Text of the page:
Can You Run with a Sprained Ankle?

Ankle sprains are one of the most common types of running injury. While most other running injuries come-on insidiously as a result of overuse, a sprained ankle typically occurs suddenly and traumatically and usually causes acute ankle pain. Depending on how severe your ankle sprain is, you might be asking if you can run with a sprained ankle?

You should not run on a sprained ankle if pain or swelling is present. As you recover from an ankle sprain, you can begin running after an ankle sprain once you have regained full range of motion and strength at the ankle joint, compared to the uninjured ankle.

To help you decide whether you can safely continue to run after a sprained ankle, or if you should rest from running and wait for your ankle to heal, let’s first take a closer look at what really happens when you sprain your ankle.

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What is an Ankle Sprain?

Firstly, there are actually a number of different types of ankle sprain, all of which typically occur acutely and traumatically, and involve different ligaments around the ankle.

The most common type of ankle sprain in runners is the lateral ankle sprain, caused by sudden and forced inversion of the ankle, like rolling your ankle on a loose rock or off a curb.

For the rest of this article, I’ll be focusing on lateral ankle sprains in particular, but just know that the principles also apply to medial ligament sprains of the ankle. Syndesmotic or “high” ankle sprains require a slightly different approach, and are often more stubborn to heal.

Ankle ligament anatomy

Just to recap: a sprain is an injury to a ligament (or ligaments) that cross a joint; the tissues that connect one bone to another.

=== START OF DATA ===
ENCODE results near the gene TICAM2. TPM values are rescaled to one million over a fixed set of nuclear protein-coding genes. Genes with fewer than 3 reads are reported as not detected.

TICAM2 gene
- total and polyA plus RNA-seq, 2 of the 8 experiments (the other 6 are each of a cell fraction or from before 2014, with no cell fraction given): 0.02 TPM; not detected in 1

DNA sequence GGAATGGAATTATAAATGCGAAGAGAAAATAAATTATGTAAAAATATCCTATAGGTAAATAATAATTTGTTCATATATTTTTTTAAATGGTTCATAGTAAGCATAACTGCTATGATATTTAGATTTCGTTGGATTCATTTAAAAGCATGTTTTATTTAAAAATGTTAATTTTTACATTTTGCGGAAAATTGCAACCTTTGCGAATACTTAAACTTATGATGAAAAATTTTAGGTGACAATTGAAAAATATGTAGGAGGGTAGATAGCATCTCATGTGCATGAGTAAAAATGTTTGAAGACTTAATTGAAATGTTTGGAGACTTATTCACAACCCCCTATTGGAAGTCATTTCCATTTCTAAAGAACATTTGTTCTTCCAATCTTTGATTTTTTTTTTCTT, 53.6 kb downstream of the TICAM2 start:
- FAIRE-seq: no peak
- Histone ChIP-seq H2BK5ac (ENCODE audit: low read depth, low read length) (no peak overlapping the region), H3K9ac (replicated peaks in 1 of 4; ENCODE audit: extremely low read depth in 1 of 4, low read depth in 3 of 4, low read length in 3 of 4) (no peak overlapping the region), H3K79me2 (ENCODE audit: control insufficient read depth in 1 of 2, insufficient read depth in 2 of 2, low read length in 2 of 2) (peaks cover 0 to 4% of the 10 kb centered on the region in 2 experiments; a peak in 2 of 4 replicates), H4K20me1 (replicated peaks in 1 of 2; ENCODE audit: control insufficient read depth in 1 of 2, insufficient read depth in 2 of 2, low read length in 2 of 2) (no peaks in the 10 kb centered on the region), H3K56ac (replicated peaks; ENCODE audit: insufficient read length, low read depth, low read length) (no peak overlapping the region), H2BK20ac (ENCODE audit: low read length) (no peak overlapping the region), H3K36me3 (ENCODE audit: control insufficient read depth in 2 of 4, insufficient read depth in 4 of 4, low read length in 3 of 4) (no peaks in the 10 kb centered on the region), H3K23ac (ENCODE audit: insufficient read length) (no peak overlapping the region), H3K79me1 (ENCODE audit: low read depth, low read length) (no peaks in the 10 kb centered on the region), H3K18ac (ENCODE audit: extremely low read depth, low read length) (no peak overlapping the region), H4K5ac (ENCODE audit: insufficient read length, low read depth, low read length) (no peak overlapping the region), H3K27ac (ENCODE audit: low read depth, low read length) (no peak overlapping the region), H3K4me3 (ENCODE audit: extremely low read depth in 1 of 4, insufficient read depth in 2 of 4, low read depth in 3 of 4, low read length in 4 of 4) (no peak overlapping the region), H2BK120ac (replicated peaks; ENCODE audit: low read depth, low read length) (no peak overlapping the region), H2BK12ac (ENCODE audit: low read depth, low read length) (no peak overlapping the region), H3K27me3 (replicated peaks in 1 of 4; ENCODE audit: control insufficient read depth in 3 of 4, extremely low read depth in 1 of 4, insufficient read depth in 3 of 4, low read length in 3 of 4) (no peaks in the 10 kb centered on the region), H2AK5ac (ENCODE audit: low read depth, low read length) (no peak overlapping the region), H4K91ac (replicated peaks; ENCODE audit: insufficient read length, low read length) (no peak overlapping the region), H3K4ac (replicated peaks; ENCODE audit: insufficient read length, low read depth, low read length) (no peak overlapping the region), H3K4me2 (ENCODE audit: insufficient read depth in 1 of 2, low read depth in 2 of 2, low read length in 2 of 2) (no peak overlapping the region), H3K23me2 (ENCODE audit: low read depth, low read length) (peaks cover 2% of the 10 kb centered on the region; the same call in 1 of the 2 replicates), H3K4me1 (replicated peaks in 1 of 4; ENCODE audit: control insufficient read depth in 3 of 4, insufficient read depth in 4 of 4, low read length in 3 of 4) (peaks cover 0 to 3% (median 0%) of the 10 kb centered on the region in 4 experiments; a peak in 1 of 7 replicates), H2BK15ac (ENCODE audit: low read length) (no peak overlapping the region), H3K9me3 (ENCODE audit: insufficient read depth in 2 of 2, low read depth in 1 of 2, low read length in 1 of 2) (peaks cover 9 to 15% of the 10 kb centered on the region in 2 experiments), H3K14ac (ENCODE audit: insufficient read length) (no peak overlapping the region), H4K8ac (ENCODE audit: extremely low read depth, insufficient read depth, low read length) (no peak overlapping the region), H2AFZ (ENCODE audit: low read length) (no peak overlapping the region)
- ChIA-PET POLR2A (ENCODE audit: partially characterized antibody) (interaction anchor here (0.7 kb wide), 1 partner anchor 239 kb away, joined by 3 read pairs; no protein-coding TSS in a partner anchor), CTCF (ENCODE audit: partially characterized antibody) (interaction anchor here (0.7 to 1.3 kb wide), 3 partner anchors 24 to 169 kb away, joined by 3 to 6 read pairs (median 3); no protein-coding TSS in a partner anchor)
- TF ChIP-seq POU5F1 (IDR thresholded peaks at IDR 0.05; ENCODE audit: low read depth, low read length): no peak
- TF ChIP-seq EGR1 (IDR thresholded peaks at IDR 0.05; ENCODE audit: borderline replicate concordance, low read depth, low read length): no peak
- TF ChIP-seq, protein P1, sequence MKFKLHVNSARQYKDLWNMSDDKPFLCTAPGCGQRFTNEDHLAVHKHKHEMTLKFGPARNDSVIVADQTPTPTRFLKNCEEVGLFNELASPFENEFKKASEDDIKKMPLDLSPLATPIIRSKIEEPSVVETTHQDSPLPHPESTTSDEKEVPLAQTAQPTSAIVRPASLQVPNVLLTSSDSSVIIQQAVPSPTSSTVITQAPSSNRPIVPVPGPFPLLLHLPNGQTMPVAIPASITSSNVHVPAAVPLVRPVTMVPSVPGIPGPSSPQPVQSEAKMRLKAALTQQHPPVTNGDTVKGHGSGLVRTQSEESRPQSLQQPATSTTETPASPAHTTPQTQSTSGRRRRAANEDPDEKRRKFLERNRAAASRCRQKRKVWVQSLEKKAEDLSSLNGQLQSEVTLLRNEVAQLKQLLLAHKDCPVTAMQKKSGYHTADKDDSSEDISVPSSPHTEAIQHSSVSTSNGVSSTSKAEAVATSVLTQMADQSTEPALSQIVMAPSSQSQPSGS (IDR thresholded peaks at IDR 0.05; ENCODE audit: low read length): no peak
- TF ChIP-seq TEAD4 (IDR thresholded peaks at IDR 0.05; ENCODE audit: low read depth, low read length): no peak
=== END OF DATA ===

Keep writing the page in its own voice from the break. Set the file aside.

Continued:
In a lateral ankle sprain, the lateral ankle ligaments become injured due to forced, uncontrolled inversion of the ankle. As you can see from the image above, the three lateral ankle ligaments are:

  • Anterior talofibular ligament (ATFL)
  • Calcaneofibular ligament (CFL)
  • Posterior talofibular ligament (PTFL)

When overloaded during an inversion injury, damage to the lateral ankle ligaments (as with all ligament sprains) is classified on a scale from Grade I to Grade III.

Grade I (Mild) Sprain

Microscopic damage to the structure of the ligament(s). Slight localised tenderness and little swelling, no joint instability.

Grade II (Moderate) Sprain

Partial rupture (tear) of the ligament(s). Noticeable pain and visible swelling. Little to no joint instability.

Grade III (Severe) Sprain

Complete rupture (tear) of the ligament(s). Significant swelling, pain and joint instability.

Typically, mild (grade I) and moderate (grade II) ankle sprains are successfully treated without surgery. However, severe (grade III) ankle sprains sometimes require surgery and post-operative rehabilitation.

So as you can see, the treatment, rehab and recovery time needed for any ankle sprain will vary greatly depending on the severity of the sprain.

Read this article next to learn more about the healing time of different grades of sprained ankle, how long your ankle is likely to take to fully recover, and what you can do to speed the process up!

can you run with an ankle sprain?

Can You Keep Running with a Sprained Ankle?

Great question, but in reality if you’ve suffered an ankle sprain, the acute ankle pain you will be feeling will be enough to stop you from wanting to run. Even a mild ankle sprain is painful enough to stop most people from wanting to run on the ankle.

The real question perhaps should be:

When can you start running again after an ankle sprain?

I say this specifically because once the initial lateral ankle pain has subsided, it’s natural for us runners to want to start running once again.

However, one of the biggest problems I see with ankle sprains is that runners often re-injure a sprained ankle, if the ankle ligaments (and tissues around the ankle joint) haven’t been given the opportunity to heal properly in the fist place.